It’s an age old trope: teens, by nature, don’t communicate and it’s impossible to get them to open up once they turn 13. You hear rumors from other moms that raising a teen means accepting that he or she will clam up for the entirety their teenage years. When my kids approached their teen years, I braced myself for having to talk to them through closed doors and learning to decipher eye rolling code.
Thankfully, I am happy to report that my teens, for the most part, are pretty good about communicating. Mostly. However, we do have our challenges as they are declaring their independence and spreading their wings. We have had our fair share of days where one of my teens sits sullen silence in the car and it’s impossible to crack the ice.
Luckily, I have figured out a few ways to break the sometimes seemingly impenetrable teenage communication ice.
When I was a teen and I was upset at my parents, I used to put pen to paper to sort out my feelings. Somehow, writing my anger out helped me more clearly tell them why I was upset. Though my teens occasionally resort to digging out an actual pen, more often than not, my teens will text me when they are hurt or annoyed. If we’ve had an argument or disagreement, inevitably, one of us will open the lines with a short text that leads to a bigger conversation.
And, usually, after several texts, my teen will come out of his room with a cooler head and we can make up.
I know this sounds ridiculous but, the next time you are having trouble connecting with your teen, send her a funny meme on a topic you both enjoy. Whether it’s Dwight Schrutte hilarity from The Officeor a run of the mill Kermit the Frog funny, memes have been a way for my teens and me to connect during the day.
Sometimes, out of the blue, my son will send me a meme that makes me laugh out loud when I’m standing in the grocery store. It’s his way of saying, “Hey, Mah, I saw this and I know it’ll make you laugh.” And, when he follows the meme with a heart emoji, it makes my heart smile.
Meme conversations aren’t deep and they won’t change the world but sending your kid a little bit of humor now and again is always a fun way to keep the lines of communication open.
Harry Potter (or any other book series)
Though I read the Harry Potter books years ago when they first came out, I had a renewed interest in the characters and wizarding world created by J.K. Rowling when my teens devoured the series. We shared the books, often reading them chapter by chapter together so we could discuss, and, to this day, my daughter and I love to discuss all things related to Hogwarts.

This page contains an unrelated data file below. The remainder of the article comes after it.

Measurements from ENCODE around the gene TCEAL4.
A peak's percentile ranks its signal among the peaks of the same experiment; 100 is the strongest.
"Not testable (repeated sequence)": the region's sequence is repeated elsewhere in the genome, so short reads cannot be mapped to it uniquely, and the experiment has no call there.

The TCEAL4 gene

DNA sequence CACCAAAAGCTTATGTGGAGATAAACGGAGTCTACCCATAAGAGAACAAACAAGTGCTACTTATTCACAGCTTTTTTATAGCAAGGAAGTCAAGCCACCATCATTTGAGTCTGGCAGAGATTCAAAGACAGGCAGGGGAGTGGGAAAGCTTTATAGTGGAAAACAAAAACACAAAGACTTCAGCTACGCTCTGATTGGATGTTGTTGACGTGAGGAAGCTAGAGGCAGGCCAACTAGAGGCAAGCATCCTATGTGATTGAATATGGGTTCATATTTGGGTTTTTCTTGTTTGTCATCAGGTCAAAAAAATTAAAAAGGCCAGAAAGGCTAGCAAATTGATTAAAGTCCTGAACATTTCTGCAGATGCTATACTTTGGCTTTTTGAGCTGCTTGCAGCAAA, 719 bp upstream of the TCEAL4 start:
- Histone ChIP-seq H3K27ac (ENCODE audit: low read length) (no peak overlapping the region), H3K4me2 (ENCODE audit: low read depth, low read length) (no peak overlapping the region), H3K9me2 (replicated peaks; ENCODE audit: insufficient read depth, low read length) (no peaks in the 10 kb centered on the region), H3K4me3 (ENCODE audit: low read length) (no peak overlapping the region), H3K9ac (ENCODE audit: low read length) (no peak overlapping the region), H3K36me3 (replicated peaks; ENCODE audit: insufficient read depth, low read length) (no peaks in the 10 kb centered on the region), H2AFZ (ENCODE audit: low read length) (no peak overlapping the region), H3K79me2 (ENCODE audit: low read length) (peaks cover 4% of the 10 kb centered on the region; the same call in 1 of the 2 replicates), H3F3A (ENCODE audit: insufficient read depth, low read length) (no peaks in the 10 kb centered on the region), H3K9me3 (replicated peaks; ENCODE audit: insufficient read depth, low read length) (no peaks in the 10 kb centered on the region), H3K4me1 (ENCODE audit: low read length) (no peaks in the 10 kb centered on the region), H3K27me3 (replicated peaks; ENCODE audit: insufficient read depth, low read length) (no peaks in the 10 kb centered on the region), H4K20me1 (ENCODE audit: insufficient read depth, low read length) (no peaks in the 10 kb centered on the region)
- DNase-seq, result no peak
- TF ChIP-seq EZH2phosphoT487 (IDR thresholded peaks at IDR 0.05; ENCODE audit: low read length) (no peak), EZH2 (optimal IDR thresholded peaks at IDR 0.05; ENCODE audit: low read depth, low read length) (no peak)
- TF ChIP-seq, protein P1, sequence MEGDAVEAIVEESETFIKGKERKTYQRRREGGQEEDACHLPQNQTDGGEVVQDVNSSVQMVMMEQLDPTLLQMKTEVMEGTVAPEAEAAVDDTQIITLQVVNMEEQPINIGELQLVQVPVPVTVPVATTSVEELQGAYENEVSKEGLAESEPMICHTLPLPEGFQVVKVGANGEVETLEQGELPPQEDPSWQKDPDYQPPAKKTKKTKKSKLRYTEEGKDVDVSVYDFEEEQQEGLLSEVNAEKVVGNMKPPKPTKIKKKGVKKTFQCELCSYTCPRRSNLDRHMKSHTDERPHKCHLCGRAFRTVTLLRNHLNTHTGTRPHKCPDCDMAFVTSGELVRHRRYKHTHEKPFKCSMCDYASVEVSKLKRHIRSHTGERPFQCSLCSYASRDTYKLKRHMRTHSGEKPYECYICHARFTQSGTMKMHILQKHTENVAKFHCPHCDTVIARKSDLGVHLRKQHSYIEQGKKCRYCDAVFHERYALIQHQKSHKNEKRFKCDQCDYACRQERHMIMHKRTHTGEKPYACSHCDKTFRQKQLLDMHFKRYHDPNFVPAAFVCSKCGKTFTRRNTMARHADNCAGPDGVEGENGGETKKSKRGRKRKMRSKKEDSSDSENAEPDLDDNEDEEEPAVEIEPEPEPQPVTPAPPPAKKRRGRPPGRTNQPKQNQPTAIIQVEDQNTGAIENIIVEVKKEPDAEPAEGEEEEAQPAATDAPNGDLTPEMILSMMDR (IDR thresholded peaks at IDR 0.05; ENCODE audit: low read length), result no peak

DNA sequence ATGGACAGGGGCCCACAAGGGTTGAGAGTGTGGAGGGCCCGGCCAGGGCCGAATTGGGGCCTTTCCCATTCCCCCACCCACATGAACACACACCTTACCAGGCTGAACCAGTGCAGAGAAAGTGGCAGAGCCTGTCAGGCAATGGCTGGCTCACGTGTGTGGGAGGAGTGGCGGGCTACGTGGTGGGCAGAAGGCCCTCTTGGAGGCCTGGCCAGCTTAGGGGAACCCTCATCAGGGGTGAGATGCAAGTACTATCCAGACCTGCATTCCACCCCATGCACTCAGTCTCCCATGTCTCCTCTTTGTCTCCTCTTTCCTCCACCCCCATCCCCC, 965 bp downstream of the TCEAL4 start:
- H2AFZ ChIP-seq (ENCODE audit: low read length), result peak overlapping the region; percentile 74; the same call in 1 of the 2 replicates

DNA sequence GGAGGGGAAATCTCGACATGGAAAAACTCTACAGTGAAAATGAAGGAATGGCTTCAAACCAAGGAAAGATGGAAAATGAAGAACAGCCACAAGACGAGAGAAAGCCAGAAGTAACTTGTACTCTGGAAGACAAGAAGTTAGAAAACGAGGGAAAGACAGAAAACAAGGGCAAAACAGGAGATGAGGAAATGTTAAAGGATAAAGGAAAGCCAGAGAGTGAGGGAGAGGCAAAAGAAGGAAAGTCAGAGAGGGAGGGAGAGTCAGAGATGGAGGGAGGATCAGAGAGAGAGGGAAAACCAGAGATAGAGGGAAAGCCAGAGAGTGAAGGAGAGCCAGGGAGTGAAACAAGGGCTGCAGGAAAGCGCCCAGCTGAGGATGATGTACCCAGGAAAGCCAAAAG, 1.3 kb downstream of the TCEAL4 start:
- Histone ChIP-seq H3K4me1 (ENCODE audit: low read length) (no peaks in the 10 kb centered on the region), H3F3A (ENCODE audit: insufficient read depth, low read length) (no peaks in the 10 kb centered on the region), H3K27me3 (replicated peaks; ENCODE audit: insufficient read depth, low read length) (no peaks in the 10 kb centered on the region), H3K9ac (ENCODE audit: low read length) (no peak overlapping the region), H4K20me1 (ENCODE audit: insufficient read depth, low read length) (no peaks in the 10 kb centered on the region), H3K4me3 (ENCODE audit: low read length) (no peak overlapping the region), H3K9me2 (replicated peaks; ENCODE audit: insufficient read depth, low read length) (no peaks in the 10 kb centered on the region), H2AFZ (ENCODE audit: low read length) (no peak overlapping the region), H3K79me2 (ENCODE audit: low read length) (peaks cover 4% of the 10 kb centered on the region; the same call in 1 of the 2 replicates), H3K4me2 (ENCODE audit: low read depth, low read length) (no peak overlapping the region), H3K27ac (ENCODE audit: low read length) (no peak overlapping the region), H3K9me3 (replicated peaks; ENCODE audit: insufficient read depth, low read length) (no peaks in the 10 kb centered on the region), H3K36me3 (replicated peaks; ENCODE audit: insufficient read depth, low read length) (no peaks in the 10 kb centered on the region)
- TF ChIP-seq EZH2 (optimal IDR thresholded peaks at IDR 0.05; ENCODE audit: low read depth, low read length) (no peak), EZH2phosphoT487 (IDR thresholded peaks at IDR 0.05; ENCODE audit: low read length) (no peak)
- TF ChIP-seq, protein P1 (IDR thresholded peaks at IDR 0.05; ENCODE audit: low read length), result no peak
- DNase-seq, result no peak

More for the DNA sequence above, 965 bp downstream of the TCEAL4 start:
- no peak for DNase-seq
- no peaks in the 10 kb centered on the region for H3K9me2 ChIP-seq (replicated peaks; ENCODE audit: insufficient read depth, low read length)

Though Harry and his friends are fictional, the connection my daughter and I have found is very much based in reality. And, on days when she and I are not in sync with communicating, sometimes saying, “Wanna watch a Harry Potter movie with me?” is just what we need to be on the same page again.
Driving. Even if it means taking the long way home. Or driving to another state, if need be.
I don’t know what it is about being in the car but my kids will unload all sorts of information when I’m driving them around town. I don’t know if it’s because our eyes are focused forward and the onus to look eye to eye is diminished or if my teens know I can’t really yell when I’m behind the wheel, for some reason, the car is where we’ve had our deepest, most eye opening conversations. Whether on a quick trip to the high school or an hours long road trip, the car has been the catalyst for many a connection between me and my teens.
I am wistful about the days when my kids start driving because these days, the passenger seat is my gateway to their lives.
Washing The Dishes Together. Yes, by hand.
Let’s face it: when you live with teens, your kitchen sink is a disaster 24/7. You can never find cups or forks because they are all in your teen’s room and the number of plates they use in one day is mind boggling. Not to overstate but, at the end of every day, my kitchen usually looks like an explosion at a mattress factory. And, of course, I could yell and scream at them to be more responsible about filling the dishwasher, but the truth is that a dirty sink is my best secret weapon when it comes to talking with my teens.
I turn on some music we both like and I ask one of my teens to choose a task: wash or dry. And then we tackle the pile of dishes together. Some nights, the conversation is terse or perfunctory because they want to get back to texting their friends but, other nights, dish washing devolves into a full on dance party, right next to the sink. And, just like with driving, when you are both focused on a task, honesty and forthright communication flows.
I’m certainly not an expert on communicating with teens (Lord knows my kids have slammed plenty of doors with teenaged angst around here) but, at the very least, I’ve managed to find some pretty hilarious memes to send to my friends when my teens ignore my texts.